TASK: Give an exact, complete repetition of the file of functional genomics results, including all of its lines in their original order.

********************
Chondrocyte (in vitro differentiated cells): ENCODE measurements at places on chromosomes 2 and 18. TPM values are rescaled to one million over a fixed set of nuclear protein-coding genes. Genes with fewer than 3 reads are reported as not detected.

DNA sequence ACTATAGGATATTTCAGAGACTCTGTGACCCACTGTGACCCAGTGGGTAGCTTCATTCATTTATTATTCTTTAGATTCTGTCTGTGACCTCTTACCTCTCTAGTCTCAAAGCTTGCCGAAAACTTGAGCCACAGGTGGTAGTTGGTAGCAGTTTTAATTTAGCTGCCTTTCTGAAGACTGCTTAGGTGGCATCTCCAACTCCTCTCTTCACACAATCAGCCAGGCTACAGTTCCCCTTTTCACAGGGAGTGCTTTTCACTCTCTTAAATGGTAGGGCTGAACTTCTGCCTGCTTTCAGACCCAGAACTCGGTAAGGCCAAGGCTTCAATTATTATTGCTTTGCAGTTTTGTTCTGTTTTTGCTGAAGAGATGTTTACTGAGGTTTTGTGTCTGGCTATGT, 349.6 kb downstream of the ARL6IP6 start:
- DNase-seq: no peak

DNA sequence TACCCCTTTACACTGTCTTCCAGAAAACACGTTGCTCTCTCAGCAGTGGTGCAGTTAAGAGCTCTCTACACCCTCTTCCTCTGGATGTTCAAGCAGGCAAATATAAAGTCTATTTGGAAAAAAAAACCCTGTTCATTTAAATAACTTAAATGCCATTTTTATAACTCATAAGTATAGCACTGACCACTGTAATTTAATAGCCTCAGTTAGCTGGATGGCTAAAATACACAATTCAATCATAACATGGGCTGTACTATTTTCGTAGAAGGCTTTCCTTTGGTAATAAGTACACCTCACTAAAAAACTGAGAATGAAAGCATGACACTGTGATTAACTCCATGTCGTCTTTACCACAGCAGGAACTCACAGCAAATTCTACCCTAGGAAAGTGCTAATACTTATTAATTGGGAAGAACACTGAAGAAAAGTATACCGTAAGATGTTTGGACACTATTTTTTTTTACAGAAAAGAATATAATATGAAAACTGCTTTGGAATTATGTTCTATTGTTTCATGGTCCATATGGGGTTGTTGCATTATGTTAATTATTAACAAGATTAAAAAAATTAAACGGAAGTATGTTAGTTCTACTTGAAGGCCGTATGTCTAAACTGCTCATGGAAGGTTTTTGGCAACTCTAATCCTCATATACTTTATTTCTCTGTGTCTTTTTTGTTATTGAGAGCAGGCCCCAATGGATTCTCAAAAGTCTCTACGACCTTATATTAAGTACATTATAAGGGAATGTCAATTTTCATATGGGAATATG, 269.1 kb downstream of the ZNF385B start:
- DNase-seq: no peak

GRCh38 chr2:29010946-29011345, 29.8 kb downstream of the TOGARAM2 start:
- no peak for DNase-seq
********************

Chondrocyte (in vitro differentiated cells): ENCODE measurements at places on chromosomes 2 and 18. TPM values are rescaled to one million over a fixed set of nuclear protein-coding genes. Genes with fewer than 3 reads are reported as not detected.

DNA sequence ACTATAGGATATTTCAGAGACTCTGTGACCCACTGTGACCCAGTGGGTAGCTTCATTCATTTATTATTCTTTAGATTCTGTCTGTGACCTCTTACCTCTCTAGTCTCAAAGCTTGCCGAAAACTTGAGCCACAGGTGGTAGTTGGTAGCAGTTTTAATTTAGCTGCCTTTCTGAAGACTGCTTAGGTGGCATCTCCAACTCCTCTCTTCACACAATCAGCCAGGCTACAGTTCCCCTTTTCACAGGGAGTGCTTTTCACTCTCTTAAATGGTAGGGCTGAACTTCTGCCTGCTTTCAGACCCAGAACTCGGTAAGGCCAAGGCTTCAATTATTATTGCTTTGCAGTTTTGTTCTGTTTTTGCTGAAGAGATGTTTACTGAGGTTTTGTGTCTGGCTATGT, 349.6 kb downstream of the ARL6IP6 start:
- DNase-seq: no peak

DNA sequence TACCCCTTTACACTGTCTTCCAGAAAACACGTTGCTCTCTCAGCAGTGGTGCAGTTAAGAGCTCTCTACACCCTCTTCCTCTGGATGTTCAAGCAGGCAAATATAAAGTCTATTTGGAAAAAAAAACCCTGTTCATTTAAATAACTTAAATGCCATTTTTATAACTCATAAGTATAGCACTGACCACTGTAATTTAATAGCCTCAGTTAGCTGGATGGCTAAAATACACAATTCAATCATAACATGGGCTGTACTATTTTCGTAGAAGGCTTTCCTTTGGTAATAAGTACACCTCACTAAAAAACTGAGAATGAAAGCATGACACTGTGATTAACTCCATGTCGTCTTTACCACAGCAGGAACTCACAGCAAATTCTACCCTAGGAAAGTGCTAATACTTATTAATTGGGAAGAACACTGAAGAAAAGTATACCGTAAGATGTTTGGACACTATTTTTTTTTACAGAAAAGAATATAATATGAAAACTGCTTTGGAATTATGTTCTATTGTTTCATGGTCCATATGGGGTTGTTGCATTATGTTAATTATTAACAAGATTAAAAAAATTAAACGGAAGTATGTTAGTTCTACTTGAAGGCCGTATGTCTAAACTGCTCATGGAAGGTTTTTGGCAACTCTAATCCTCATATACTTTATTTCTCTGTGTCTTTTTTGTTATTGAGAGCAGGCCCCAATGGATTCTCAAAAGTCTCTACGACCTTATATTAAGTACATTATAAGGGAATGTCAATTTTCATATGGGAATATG, 269.1 kb downstream of the ZNF385B start:
- DNase-seq: no peak

GRCh38 chr2:29010946-29011345, 29.8 kb downstream of the TOGARAM2 start:
- no peak for DNase-seq